Schrieb den ersten Satz so, dass der Leser unbedingt auch den zweiten Satz lesen will. – William Faulkner
I saw this German quote, purportedly by an American writer, plastered across my hotel room. It translates to
“Write your first sentence so that the reader will read the second one as well.”
The first sentence sets the tone for whatever has to follow. Literary classics often have immortal first sentences.
“It was a bright cold day in April, and the clocks were striking thirteen.” — 1984, George Orwell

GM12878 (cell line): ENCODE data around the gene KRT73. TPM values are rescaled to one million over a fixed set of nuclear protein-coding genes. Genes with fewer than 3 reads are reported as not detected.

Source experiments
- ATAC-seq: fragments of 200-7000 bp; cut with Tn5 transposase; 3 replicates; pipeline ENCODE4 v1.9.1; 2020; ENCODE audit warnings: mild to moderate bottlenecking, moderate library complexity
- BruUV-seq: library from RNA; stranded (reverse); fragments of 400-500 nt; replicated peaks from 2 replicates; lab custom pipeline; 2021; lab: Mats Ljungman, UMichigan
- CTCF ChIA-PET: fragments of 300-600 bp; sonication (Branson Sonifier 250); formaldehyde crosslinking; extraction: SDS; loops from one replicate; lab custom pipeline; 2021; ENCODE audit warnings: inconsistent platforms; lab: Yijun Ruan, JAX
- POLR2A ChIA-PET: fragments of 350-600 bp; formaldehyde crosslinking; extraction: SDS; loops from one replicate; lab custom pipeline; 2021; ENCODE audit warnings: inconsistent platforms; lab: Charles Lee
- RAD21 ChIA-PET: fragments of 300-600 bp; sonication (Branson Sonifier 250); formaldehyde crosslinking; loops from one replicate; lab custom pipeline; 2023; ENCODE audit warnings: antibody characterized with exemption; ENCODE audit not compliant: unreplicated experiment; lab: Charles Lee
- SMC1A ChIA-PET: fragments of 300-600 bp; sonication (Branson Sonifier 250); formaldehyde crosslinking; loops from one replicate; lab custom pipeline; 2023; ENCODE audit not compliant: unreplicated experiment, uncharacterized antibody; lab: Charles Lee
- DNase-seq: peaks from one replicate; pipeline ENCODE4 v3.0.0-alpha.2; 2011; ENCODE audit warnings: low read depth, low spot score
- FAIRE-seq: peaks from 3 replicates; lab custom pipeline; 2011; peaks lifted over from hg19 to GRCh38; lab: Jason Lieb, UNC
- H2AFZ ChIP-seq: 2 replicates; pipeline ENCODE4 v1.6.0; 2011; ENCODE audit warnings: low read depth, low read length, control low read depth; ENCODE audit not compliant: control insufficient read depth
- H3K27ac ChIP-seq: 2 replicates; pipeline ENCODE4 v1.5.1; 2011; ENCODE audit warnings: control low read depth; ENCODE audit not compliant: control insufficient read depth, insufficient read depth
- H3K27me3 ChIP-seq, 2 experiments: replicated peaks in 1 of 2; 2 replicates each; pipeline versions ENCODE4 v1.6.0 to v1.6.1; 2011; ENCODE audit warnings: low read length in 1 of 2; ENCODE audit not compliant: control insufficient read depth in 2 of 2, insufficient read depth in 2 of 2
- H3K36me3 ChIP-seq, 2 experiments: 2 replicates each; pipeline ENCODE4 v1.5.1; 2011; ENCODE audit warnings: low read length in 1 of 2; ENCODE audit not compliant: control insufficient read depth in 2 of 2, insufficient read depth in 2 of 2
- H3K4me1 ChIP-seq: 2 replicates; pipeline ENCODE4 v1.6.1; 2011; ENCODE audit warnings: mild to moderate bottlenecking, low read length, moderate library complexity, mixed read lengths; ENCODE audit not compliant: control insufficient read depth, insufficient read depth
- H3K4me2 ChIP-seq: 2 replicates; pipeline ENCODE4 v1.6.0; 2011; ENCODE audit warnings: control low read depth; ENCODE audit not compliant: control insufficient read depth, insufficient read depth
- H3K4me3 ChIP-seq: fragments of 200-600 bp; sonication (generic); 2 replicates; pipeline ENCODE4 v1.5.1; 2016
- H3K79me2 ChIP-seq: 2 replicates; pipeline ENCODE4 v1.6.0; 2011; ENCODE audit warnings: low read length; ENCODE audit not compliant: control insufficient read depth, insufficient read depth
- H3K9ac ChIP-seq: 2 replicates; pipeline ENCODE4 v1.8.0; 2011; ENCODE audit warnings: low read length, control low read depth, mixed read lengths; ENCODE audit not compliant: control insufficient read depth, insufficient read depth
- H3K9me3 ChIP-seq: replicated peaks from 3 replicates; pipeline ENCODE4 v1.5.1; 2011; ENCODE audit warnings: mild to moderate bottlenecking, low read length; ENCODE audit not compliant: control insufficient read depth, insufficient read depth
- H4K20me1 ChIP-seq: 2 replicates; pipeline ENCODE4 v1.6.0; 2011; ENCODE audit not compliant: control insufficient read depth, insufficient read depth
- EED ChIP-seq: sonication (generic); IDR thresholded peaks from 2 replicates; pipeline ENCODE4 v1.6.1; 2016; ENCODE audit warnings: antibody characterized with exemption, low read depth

Getting from rest to motion is always harder than sustaining existing motion. While starting a car, the maximum torque is needed to move the first couple of meters. On waking up, putting one’s feet on the ground is what requires the greatest effort. The first steps also have a disproportionate influence on the result. Our brain develops for the most part in the first three years of our lives. What we receive during this time compounds over our lives to makes us the people we are.
Regardless of its veracity, the German quote makes a compelling point, because the first sentence is that which alters the state of rest or motion of the readers’ mind – their inertia.